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Monday, May 27, 2013

Thursday, May 23, 2013

Introduction to generics in c# (Simplified version)



If you have a need, where you want to a general purpose class or method that can deal with any type (int,string etc), that's where generics come into play. Its much easier to understand this with an example.

Defining a generic method

Consider the example below. It shows a generic method Print() that accepts any type (string,int,double,float etc) of variable. You declare the type you are passing in, in the angle brackets <> where you call the method.


using System;
using System.Collections.Generic;
using System.Linq;
using System.Text;
 
namespace ConsoleApplication
{
    class Program
    {
        static void Main(string[] args)
        {
 
            Print<int>(2);
            Print<string>("hello");
        }
 
        static void Print<T>(T myVariable)//This is a generic method

        {
            Console.WriteLine(myVariable.ToString());
        }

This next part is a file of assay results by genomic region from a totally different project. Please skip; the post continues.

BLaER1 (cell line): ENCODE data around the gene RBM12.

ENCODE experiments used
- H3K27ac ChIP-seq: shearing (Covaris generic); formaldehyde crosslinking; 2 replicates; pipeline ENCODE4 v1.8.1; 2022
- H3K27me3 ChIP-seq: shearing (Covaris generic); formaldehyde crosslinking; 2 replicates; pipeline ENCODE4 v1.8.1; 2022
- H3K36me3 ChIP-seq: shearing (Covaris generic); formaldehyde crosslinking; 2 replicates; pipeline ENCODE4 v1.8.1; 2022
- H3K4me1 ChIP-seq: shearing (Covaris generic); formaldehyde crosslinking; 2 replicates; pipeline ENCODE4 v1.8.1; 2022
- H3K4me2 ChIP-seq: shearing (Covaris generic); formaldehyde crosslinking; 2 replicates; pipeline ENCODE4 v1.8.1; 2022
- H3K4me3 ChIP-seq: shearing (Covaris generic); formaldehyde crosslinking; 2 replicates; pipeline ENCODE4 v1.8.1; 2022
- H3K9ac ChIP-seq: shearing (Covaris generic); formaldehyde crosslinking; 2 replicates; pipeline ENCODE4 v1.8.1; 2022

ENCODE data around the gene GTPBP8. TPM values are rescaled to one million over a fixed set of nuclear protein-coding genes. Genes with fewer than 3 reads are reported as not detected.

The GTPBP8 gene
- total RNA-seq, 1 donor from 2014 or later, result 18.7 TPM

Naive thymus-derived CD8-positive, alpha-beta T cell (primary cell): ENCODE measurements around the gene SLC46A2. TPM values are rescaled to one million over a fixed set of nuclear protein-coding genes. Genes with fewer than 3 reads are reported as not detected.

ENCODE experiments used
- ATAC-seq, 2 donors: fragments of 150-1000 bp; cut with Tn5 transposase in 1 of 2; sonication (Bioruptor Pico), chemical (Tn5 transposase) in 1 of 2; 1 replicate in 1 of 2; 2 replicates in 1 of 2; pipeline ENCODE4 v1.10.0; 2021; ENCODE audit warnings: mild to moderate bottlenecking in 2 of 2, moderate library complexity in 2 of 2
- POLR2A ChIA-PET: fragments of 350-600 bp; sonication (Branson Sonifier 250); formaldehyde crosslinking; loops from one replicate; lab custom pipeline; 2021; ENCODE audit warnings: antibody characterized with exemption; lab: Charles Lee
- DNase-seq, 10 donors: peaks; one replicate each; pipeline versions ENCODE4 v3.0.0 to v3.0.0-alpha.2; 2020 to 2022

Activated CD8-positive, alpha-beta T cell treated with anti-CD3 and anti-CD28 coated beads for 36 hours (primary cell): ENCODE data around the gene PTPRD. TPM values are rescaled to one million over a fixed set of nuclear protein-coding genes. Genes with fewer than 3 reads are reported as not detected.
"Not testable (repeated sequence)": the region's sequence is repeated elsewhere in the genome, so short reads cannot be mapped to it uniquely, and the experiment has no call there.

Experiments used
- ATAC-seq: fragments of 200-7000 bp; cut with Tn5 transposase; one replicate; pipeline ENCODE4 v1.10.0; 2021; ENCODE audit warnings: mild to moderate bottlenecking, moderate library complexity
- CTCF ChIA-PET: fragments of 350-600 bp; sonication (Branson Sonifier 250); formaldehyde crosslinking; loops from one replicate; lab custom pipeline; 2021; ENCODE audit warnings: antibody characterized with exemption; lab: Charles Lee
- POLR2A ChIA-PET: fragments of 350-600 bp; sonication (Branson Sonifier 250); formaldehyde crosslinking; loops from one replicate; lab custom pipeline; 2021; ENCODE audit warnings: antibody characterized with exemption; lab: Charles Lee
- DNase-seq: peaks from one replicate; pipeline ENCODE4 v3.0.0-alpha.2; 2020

}
}

The T in the angle brackets after Print means that any type can be passed in. 

As you can see, the type being passed in has to be known at compile time. If you want type to be resolved at run time, you would have to use reflection.

Defining a generic class


In the code below Hello is a generic class. The type of T is established at the point where you instantiate the class.


using System;
using System.Collections.Generic;
using System.Linq;
using System.Text;
 
namespace ConsoleApplication
{
    namespace ConsoleApplication
    {
        class Program
        {
            static void Main(string[] args)
            {
 
                var h1 = new Hello<int>();
                h1.Print(10);
 
                var h2 = new Hello<string>();
                h2.Print("hi");
            }
 
        }
 
        public class Hello<T>//This is a generic class
        {
 
            public void Print(T myVariable)
            {
                Console.WriteLine(myVariable.ToString());
 
            }
        }
    }
 
}


Note here that Print is NOT a generic method.

A generic class has angle brackets <> after the class name. 
A generic method has angle brackets<> after the method name.